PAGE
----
The Sunday Times
Sunday, May 20, 2007

The most blatant immoral practice in the last election is vote-buying.

Are the majority of politicians so immoral that they will engage in this illegal and immoral practice?

Others point to the voters themselves as the ones who are so immoral because they require candidates to buy their votes. (See the personal account of former congressman and former Subic Bay administrator Felicito Payumo on page A5.)

In every election widespread locally driven vote-buying has been observed.

Vote buying by local politicians and their supporters was alleged to be especially prevalent in many parts of the country this time and in 2004. Rarely is actual buying witnessed, however.

Witnesses describe the various details of how proof of a voter’s vote is done so that the bought voter can be paid the closing installment.

Even churchmen have been giving their flock the advice that it is all right to take the bribe, but don’t vote for the bribe-giver’s candidate.

The New People’s Army’s collection of permit top campaign fees is unethical to some—and a real crime to the Department of Justice and the military and the police. The communist revolutionary outlook finds the practice perfectly all right.

Another practice that is alleged to be immoral is the use of state resources by incumbents at every level of government. This is however also done even in the United States.

Are new laws needed to address this complaint?

Given a lot of popularity by the specific tirade against it by former senator Francisco Tatad is the penchant to create political dynasties. It is not only against the Constitution, it is also immoral. And yet, candidates have defended themselves by citing the absence of an enabling law to operationalize the basic law’s antidynasty provision.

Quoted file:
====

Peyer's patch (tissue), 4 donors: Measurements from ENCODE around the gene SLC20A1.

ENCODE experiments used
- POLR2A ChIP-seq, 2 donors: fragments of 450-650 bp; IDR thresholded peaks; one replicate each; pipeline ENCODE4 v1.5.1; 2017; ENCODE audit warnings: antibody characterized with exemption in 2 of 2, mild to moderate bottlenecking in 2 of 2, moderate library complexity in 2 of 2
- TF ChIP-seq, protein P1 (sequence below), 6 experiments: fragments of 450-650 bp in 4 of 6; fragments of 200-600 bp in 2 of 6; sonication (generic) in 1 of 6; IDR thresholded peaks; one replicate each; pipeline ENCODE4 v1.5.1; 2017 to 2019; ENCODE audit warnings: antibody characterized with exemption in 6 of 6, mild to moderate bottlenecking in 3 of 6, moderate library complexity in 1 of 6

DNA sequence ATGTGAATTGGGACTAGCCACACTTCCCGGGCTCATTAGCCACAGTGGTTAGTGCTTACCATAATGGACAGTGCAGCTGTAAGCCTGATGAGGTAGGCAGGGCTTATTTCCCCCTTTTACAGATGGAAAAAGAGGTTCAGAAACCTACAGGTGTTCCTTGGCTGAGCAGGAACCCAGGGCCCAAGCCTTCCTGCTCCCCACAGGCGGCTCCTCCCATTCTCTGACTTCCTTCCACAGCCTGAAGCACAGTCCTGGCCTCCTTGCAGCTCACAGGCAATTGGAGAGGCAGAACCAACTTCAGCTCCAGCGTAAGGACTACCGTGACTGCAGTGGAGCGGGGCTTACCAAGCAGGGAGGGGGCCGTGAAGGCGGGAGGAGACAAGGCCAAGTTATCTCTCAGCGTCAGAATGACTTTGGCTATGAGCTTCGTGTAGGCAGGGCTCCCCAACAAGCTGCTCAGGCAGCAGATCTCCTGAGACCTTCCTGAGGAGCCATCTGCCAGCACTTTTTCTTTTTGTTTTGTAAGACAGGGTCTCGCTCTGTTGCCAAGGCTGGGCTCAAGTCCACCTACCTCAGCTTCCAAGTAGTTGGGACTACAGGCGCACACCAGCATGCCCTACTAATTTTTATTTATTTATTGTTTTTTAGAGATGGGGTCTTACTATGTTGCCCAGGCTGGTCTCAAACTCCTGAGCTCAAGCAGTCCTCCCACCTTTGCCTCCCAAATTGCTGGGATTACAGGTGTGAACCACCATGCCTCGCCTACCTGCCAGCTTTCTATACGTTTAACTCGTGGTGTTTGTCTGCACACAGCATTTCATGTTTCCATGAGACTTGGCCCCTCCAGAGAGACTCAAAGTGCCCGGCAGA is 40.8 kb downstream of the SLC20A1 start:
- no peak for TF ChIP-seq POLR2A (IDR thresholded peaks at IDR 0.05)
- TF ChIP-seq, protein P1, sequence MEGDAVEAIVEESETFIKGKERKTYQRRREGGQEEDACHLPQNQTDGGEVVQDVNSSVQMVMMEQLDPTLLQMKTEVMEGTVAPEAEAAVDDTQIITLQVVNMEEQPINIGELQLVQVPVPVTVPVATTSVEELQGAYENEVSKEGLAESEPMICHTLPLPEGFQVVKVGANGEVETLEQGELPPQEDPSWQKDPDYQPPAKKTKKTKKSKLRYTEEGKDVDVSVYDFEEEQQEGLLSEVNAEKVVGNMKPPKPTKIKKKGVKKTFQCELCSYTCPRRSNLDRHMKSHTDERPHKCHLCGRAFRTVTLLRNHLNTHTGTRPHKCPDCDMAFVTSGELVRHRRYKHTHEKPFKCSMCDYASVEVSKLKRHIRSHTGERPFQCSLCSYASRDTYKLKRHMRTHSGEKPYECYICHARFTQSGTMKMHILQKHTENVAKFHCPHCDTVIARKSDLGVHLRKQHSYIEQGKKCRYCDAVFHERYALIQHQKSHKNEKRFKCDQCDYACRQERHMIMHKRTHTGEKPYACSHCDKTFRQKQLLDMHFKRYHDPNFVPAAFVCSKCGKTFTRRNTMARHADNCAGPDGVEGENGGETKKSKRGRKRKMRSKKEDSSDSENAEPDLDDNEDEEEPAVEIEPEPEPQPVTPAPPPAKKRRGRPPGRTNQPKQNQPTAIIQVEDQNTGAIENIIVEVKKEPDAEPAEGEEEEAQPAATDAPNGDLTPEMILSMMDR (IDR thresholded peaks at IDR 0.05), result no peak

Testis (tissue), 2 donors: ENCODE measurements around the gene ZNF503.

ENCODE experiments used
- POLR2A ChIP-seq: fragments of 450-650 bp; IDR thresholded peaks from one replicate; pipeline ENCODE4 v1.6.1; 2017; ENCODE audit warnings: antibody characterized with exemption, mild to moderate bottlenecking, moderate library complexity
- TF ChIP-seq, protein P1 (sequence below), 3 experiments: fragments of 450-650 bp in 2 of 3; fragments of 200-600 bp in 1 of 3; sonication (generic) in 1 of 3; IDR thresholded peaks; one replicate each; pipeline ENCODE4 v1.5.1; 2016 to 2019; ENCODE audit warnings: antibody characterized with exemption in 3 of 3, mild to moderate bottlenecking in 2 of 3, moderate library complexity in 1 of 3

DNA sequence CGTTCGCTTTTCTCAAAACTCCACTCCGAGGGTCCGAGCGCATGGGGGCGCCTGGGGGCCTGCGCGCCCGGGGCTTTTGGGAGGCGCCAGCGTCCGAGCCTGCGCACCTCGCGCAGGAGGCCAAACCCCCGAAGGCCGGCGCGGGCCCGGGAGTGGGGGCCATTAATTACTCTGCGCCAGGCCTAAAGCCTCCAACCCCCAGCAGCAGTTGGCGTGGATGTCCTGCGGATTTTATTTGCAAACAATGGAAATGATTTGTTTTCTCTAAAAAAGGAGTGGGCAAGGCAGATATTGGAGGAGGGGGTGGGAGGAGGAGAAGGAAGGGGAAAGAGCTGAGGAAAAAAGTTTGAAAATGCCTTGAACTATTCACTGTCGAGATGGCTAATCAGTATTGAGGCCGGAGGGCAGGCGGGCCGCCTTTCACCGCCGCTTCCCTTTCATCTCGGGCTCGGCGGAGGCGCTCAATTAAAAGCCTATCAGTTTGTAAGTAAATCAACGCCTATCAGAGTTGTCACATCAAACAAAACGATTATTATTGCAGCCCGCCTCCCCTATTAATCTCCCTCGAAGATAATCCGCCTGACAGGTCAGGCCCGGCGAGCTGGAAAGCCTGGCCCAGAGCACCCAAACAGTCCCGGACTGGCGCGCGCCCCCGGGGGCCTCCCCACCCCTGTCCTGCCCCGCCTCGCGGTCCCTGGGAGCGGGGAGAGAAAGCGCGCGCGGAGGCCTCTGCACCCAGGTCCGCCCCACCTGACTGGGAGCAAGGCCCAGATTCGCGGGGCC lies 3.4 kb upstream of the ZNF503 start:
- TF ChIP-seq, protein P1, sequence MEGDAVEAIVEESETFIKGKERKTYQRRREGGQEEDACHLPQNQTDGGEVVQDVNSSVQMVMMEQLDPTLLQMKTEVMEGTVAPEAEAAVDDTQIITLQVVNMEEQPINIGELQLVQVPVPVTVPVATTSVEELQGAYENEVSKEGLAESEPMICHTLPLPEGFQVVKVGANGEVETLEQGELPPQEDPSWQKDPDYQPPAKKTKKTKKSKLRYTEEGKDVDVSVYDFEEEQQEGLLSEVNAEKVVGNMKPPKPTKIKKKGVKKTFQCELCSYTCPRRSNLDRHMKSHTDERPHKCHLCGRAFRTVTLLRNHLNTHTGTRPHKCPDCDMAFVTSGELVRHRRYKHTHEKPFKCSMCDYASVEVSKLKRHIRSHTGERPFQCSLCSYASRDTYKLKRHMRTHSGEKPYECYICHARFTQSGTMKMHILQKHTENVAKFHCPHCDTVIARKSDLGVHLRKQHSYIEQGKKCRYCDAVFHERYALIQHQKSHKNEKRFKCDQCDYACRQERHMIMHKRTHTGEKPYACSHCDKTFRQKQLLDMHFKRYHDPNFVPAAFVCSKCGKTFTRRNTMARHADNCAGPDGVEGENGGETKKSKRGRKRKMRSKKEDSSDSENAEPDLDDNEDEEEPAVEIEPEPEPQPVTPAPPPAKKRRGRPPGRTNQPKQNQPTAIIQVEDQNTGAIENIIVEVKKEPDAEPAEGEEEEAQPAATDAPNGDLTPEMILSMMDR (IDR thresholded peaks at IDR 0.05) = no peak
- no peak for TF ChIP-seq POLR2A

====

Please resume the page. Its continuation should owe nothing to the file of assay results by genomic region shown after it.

Dynasties are seen by economists and political scientists as serious impediments to democratic development.

The campaign spending laws must also be properly implemented so that the immoral use of sheer wealth to gain an advantage against an opponent is finally stopped.

The latest incidents of vote-buying and other immoral acts have happened, apparently, in Mindanao once again.

To some observers, it is immoral for the ruling regime to suspend mayors who are against the administration during the election period. This is a view that seems to be shared by the voters. It appears that Mayor Jejomar Binay’s and Pewee Trinidad’s suspension has given them a boost against the Palace-backed candidates.

The morally murky state of Philippine elections has made distrust of public officials the prevailing sentiment.

Most Filipinos have no faith in the electoral system. And except for a few—who are often those who lose because of their idealism—politicians as a race is seen to be vile people.

Remarks:

Vote buying is very rampant but if only we know the importance of our votes, vote buying will be nil. But maybe because of economy? Maybe because of that we connect it as part of our political culture? I think no meaning at all, its alright to received but our conscience must be followed if whom we are going to put in the senate, congress, local officials. Nasa atin din ang pasya...